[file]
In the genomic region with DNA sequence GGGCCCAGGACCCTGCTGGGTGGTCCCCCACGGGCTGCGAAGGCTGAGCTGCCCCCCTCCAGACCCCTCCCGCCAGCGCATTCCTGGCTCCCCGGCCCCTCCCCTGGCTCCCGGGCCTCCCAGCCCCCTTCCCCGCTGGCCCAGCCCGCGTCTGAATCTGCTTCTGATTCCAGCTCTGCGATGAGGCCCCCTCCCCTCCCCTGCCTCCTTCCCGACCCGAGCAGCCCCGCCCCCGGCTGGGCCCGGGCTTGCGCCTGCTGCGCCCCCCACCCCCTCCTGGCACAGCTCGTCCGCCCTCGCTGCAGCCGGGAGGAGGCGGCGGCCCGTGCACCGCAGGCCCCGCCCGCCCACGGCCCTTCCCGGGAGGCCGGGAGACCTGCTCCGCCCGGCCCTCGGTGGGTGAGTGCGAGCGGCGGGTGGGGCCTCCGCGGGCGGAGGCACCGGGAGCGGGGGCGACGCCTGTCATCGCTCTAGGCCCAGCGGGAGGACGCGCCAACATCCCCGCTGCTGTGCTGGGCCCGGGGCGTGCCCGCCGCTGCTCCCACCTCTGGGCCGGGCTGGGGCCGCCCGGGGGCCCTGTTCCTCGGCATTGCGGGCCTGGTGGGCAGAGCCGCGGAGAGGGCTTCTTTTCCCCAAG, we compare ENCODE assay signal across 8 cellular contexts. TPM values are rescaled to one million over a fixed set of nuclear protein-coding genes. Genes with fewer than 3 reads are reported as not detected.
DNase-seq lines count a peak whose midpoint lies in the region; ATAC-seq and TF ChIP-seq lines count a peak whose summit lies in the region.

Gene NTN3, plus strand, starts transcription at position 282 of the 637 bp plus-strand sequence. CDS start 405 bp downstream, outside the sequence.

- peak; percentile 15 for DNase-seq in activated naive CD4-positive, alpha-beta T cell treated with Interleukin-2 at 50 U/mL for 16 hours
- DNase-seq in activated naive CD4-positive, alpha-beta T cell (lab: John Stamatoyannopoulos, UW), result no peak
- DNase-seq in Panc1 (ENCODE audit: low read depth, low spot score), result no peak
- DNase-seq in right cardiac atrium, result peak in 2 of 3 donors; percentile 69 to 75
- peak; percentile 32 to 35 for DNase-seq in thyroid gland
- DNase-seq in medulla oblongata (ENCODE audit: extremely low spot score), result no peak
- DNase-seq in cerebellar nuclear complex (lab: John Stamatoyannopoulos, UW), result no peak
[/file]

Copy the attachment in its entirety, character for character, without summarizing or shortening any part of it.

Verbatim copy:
In the genomic region with DNA sequence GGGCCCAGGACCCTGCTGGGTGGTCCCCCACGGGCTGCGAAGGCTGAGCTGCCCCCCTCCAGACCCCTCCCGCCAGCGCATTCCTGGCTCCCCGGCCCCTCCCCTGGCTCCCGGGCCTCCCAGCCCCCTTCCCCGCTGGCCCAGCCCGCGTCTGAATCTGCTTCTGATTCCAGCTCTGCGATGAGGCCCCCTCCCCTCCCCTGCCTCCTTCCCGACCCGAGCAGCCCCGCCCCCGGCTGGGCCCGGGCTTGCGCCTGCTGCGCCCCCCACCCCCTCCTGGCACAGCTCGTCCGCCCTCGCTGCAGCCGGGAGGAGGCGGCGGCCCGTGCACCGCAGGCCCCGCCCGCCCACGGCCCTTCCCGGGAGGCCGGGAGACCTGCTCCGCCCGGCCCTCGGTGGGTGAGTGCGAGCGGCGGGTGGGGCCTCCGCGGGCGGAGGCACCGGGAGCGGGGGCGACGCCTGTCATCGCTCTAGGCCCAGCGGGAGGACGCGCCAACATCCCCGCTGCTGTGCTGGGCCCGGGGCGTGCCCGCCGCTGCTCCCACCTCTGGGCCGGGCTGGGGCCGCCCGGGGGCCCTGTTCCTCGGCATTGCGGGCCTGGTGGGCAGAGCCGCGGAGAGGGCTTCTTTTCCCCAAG, we compare ENCODE assay signal across 8 cellular contexts. TPM values are rescaled to one million over a fixed set of nuclear protein-coding genes. Genes with fewer than 3 reads are reported as not detected.
DNase-seq lines count a peak whose midpoint lies in the region; ATAC-seq and TF ChIP-seq lines count a peak whose summit lies in the region.

Gene NTN3, plus strand, starts transcription at position 282 of the 637 bp plus-strand sequence. CDS start 405 bp downstream, outside the sequence.

- peak; percentile 15 for DNase-seq in activated naive CD4-positive, alpha-beta T cell treated with Interleukin-2 at 50 U/mL for 16 hours
- DNase-seq in activated naive CD4-positive, alpha-beta T cell (lab: John Stamatoyannopoulos, UW), result no peak
- DNase-seq in Panc1 (ENCODE audit: low read depth, low spot score), result no peak
- DNase-seq in right cardiac atrium, result peak in 2 of 3 donors; percentile 69 to 75
- peak; percentile 32 to 35 for DNase-seq in thyroid gland
- DNase-seq in medulla oblongata (ENCODE audit: extremely low spot score), result no peak
- DNase-seq in cerebellar nuclear complex (lab: John Stamatoyannopoulos, UW), result no peak